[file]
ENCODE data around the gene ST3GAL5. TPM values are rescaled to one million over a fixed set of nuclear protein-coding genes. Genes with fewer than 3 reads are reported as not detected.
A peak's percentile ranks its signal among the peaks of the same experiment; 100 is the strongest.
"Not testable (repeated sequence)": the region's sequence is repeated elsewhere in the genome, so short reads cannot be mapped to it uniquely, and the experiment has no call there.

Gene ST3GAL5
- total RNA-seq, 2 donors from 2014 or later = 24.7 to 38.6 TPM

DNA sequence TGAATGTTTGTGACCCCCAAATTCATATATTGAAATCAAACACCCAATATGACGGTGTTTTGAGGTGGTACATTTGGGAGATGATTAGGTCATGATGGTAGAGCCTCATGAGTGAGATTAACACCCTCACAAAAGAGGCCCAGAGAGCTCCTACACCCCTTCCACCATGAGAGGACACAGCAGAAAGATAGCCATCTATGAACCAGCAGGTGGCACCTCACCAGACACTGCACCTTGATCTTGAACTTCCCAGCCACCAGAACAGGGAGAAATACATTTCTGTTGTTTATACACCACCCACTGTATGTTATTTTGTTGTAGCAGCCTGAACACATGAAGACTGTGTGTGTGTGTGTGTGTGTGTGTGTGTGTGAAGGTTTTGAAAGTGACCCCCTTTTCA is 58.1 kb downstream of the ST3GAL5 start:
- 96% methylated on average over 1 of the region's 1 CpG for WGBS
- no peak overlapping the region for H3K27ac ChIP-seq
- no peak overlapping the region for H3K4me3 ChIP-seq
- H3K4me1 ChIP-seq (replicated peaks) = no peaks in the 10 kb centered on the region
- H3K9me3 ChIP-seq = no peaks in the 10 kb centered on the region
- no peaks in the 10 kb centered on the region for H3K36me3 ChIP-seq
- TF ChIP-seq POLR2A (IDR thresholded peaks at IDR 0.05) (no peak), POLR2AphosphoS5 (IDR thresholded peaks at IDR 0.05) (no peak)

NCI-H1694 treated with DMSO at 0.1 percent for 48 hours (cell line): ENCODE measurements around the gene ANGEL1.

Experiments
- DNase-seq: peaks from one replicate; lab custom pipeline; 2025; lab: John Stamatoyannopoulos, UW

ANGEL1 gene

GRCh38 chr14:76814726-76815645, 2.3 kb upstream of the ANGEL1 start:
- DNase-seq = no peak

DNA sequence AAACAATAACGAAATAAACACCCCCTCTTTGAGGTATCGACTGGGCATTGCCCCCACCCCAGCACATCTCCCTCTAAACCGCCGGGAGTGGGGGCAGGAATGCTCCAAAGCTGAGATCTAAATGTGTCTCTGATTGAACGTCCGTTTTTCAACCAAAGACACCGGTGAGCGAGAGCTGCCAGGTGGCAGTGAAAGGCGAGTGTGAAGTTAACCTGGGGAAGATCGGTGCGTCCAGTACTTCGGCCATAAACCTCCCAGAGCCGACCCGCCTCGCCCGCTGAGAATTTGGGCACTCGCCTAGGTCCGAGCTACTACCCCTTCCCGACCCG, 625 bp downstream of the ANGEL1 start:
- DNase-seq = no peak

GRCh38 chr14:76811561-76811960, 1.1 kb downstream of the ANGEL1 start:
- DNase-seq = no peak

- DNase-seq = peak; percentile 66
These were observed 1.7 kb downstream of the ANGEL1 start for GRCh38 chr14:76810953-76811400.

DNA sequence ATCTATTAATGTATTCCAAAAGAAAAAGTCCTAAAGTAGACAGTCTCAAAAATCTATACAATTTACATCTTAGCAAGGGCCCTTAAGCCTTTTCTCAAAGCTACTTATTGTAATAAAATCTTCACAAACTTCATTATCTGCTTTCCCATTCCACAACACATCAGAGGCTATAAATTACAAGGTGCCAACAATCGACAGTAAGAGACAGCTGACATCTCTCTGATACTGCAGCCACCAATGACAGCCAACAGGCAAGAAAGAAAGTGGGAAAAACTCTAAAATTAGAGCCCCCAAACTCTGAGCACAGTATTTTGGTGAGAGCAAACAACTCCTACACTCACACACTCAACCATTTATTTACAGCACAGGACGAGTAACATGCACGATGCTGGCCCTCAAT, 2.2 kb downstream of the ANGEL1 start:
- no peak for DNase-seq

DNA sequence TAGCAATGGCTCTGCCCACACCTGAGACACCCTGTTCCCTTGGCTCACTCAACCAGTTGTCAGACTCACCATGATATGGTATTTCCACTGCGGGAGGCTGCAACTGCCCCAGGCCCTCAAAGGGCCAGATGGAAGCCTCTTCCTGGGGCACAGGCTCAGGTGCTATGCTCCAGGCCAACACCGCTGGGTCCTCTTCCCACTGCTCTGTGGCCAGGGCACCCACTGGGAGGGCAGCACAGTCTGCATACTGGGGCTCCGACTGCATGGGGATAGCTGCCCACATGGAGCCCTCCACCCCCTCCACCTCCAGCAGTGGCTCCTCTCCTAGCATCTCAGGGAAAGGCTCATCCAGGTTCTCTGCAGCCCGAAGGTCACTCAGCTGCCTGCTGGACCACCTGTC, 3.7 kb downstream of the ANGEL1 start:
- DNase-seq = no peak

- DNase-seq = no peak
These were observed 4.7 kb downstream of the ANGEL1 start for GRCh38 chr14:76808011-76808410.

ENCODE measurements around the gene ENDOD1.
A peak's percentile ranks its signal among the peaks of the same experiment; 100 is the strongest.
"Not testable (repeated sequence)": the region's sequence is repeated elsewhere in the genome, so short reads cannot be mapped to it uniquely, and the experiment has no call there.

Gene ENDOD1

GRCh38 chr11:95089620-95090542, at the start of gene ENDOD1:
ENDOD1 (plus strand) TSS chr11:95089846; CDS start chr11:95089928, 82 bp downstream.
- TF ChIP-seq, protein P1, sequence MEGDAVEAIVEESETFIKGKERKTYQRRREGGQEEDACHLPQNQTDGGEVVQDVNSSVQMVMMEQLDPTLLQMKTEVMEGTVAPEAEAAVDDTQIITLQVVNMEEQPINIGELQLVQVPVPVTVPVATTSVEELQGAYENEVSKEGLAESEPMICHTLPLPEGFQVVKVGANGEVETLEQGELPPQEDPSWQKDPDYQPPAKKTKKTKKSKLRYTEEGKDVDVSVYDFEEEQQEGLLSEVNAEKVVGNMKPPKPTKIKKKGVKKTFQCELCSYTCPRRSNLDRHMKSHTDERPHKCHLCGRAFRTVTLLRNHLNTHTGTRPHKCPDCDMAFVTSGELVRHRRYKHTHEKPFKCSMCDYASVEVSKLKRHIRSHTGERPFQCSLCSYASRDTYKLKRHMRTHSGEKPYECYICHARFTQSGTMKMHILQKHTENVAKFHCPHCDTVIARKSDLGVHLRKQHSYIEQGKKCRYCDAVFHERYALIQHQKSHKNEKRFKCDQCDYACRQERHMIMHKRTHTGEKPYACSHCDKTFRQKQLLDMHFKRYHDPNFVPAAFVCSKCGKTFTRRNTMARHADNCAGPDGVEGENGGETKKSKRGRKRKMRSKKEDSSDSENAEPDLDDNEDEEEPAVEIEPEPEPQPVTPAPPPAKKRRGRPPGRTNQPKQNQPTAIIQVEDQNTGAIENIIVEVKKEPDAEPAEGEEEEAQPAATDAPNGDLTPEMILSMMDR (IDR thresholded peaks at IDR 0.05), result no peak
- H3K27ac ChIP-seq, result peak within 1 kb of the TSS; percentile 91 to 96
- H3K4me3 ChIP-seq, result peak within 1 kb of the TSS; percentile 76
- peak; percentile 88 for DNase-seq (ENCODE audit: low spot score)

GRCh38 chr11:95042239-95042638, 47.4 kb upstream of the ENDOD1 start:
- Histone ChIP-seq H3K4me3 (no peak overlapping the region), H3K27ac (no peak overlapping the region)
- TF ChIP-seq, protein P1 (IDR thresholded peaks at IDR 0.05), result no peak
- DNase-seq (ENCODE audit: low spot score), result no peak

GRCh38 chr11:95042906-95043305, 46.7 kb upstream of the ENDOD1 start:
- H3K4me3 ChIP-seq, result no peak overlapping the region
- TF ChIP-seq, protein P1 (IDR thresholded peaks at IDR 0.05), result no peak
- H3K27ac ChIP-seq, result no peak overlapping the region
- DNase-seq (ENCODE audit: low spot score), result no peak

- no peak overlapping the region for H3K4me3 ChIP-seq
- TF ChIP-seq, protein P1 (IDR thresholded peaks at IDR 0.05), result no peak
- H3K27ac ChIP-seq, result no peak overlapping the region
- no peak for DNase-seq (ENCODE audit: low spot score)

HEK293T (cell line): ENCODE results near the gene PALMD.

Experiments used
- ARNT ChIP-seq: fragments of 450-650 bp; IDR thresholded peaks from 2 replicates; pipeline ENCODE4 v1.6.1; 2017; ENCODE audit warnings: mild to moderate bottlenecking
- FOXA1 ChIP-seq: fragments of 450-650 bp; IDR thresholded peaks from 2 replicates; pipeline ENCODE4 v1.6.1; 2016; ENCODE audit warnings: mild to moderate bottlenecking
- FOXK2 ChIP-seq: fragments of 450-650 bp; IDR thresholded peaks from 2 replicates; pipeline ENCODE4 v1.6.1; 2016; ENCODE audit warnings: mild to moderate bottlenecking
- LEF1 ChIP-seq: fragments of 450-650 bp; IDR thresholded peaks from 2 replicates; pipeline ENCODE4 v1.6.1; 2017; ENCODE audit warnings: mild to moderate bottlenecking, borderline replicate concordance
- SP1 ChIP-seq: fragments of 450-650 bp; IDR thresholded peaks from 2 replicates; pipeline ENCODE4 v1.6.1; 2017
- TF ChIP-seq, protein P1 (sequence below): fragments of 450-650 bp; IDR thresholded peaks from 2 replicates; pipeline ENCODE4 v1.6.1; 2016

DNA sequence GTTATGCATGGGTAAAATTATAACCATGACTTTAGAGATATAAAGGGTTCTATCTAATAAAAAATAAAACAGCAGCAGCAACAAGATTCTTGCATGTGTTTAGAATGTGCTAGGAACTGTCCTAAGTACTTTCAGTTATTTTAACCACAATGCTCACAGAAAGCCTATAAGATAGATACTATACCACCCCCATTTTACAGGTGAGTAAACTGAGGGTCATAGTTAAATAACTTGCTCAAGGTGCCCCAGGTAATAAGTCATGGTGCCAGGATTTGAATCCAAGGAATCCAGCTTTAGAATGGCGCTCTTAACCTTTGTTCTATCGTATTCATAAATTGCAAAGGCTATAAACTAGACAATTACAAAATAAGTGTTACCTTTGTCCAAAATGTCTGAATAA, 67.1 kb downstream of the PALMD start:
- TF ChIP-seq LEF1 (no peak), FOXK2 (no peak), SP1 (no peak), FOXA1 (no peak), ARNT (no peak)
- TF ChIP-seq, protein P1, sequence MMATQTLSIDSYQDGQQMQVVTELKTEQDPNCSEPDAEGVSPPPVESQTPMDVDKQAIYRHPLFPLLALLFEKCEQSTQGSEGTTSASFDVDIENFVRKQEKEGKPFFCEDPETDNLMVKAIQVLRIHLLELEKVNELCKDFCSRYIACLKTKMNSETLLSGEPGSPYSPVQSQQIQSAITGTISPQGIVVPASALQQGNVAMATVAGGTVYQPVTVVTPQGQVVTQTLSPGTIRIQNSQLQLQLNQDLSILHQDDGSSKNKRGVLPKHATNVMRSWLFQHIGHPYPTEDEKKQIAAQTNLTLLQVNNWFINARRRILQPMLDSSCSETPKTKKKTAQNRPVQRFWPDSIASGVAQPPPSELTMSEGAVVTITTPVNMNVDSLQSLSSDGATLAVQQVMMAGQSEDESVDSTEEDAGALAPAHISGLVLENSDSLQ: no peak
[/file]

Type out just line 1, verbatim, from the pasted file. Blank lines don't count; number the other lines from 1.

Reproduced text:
ENCODE data around the gene ST3GAL5. TPM values are rescaled to one million over a fixed set of nuclear protein-coding genes. Genes with fewer than 3 reads are reported as not detected.